Guided by resource discovery and the heavy-handed rule of the free market, the mining of gold today is “rush-mining,” much as it was a century ago. From the Indigenous lands of Brazil to those in Canada, from Tanzania to the Philippines, whenever gold is discovered, local communities are forced to migrate or attempt to adjust to the new industry. In fact, only eleven per cent of the gold mined worldwide has a practical use in technologies like biomedicine or electronics. Meanwhile, seventy per cent is used for jewellery, with the rest going to investment. Some 35,000 tonnes of gold simply sit in bank vaults around the world, while the environment and innumerable communities are destroyed for its excavation.
Canada plays a huge role in this global market, being home to the largest gold-mining corporations in the world. At the very top reigns Barrick Gold, with others like Goldcorp, Gabriel and Pacific Rim close behind. Collectively they mine on every continent except Antarctica, on which mining is forbidden. But not all gold is excavated by large, corporate colonialists, nor is all of it done abroad. One quarter comes from artisanal or small-scale mining, and minimal but continuous extraction takes place at home (mostly in Ontario and Quebec.)
Countries in Central America and Central Africa have low environmental regulations and worker-safety requirements. They are resource-rich, and are therefore a lucrative destination for Canadian businesses. At home, even though most resource extraction takes place on Indigenous lands, we have relatively strict extraction, land-use and environmental laws, meaning most companies strive to mine offshore.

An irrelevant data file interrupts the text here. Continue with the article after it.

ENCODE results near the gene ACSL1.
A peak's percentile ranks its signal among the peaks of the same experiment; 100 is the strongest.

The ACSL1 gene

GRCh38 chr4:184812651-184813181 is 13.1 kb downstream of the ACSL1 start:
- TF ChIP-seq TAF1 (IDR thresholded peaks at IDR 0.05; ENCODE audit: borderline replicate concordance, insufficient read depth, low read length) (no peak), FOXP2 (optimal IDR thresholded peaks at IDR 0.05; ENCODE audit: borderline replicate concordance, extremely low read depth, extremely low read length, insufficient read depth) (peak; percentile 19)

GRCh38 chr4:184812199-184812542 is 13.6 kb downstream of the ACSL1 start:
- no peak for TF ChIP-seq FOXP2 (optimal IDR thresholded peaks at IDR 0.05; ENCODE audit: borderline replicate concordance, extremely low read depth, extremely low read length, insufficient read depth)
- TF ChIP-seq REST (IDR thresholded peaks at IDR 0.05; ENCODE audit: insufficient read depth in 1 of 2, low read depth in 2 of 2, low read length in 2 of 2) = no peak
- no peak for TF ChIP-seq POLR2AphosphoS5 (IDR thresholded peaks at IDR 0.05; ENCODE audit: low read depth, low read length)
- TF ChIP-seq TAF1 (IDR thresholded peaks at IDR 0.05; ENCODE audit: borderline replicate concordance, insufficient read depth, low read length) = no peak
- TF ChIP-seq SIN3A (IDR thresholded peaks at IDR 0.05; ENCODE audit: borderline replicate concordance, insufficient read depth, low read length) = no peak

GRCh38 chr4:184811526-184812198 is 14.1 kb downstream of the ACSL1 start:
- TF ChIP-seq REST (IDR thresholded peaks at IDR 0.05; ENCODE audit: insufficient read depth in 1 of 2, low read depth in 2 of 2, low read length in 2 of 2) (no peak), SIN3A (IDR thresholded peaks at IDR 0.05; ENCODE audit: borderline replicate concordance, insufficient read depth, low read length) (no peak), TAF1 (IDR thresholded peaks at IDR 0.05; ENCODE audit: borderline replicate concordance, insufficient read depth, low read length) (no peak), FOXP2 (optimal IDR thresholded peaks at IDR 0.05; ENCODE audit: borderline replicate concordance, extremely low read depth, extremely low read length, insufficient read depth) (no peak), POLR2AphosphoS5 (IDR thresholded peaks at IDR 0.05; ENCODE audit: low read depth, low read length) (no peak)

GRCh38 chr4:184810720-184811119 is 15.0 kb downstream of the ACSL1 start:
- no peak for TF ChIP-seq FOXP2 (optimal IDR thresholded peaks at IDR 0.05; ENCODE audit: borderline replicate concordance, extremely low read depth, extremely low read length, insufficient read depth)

Canada: A Major Player
Many Canadian companies have been alleged and shown to participate in violations of international law. Amnesty International and CorpWatch, among others, have cited Barrick Gold, for example, for gross human-rights abuses. In spite of such findings, most corporations continue to be supported by such international bodies as the World Bank and the International Monetary Fund. The former, for example, has secured Barrick with a $56.3-million guarantee on its investment in Tanzania, eeven as the company was still involved in legal proceedings in that country.
Other Canadian corporations – like Inmet Mining in Papua New Guinea and Newmont Mining Corporation of Canada in Ghana, Romania and Peru – are allowed to mine with the backing of our government. In Chile this has meant ignoring the local peoples’ objections to these companies’ operations, while they were being financially supported at home by Export Development Canada, and publicly backed by Prime Minister Stephen Harper.
In countries like Bolivia, Burkina Faso, Ecuador and Ghana, millions of people have taken gold extraction into their own hands. Often in direct competition with major corporations, individual miners (called “artisanal” miners) sometimes unite with community members into small-scale operations. Both artisanal and small-scale mining are important for families in the developing world – often their only means of survival. Most enter the business because their former source of income has been destroyed.